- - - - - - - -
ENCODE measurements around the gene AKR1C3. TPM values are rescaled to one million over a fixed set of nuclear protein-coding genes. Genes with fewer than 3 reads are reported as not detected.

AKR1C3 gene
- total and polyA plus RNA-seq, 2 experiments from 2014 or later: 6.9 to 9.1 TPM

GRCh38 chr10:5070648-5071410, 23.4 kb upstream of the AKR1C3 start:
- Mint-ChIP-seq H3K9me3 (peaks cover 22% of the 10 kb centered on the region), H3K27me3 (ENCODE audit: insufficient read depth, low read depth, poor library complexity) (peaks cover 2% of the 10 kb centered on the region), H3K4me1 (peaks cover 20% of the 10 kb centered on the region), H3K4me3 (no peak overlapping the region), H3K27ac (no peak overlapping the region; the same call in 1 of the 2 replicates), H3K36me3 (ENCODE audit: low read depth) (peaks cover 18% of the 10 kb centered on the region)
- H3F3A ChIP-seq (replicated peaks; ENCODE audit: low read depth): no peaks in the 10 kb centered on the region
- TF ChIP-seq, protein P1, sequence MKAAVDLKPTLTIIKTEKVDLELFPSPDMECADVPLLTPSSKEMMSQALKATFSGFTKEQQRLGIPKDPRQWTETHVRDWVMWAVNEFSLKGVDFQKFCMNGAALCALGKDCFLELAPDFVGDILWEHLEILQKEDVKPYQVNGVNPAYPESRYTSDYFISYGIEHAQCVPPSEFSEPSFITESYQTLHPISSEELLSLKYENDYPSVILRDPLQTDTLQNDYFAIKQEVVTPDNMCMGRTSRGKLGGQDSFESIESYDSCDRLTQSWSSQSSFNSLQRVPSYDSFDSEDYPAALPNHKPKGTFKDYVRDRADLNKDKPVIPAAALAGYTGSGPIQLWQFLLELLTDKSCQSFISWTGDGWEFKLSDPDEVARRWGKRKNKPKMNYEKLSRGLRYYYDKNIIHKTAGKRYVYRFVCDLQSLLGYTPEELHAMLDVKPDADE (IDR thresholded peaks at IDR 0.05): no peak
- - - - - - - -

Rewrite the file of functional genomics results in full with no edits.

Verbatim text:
ENCODE measurements around the gene AKR1C3. TPM values are rescaled to one million over a fixed set of nuclear protein-coding genes. Genes with fewer than 3 reads are reported as not detected.

AKR1C3 gene
- total and polyA plus RNA-seq, 2 experiments from 2014 or later: 6.9 to 9.1 TPM

GRCh38 chr10:5070648-5071410, 23.4 kb upstream of the AKR1C3 start:
- Mint-ChIP-seq H3K9me3 (peaks cover 22% of the 10 kb centered on the region), H3K27me3 (ENCODE audit: insufficient read depth, low read depth, poor library complexity) (peaks cover 2% of the 10 kb centered on the region), H3K4me1 (peaks cover 20% of the 10 kb centered on the region), H3K4me3 (no peak overlapping the region), H3K27ac (no peak overlapping the region; the same call in 1 of the 2 replicates), H3K36me3 (ENCODE audit: low read depth) (peaks cover 18% of the 10 kb centered on the region)
- H3F3A ChIP-seq (replicated peaks; ENCODE audit: low read depth): no peaks in the 10 kb centered on the region
- TF ChIP-seq, protein P1, sequence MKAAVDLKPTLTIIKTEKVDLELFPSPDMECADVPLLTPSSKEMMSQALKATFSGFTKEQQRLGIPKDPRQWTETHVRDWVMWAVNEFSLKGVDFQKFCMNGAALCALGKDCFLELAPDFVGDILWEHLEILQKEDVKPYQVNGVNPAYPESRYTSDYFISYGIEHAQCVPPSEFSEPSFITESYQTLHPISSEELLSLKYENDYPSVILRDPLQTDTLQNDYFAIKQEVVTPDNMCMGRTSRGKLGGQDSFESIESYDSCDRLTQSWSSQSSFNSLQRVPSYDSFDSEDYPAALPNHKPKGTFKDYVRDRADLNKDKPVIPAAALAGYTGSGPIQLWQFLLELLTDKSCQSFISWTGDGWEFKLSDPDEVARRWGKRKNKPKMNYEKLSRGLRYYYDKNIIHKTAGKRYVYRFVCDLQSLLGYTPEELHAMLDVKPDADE (IDR thresholded peaks at IDR 0.05): no peak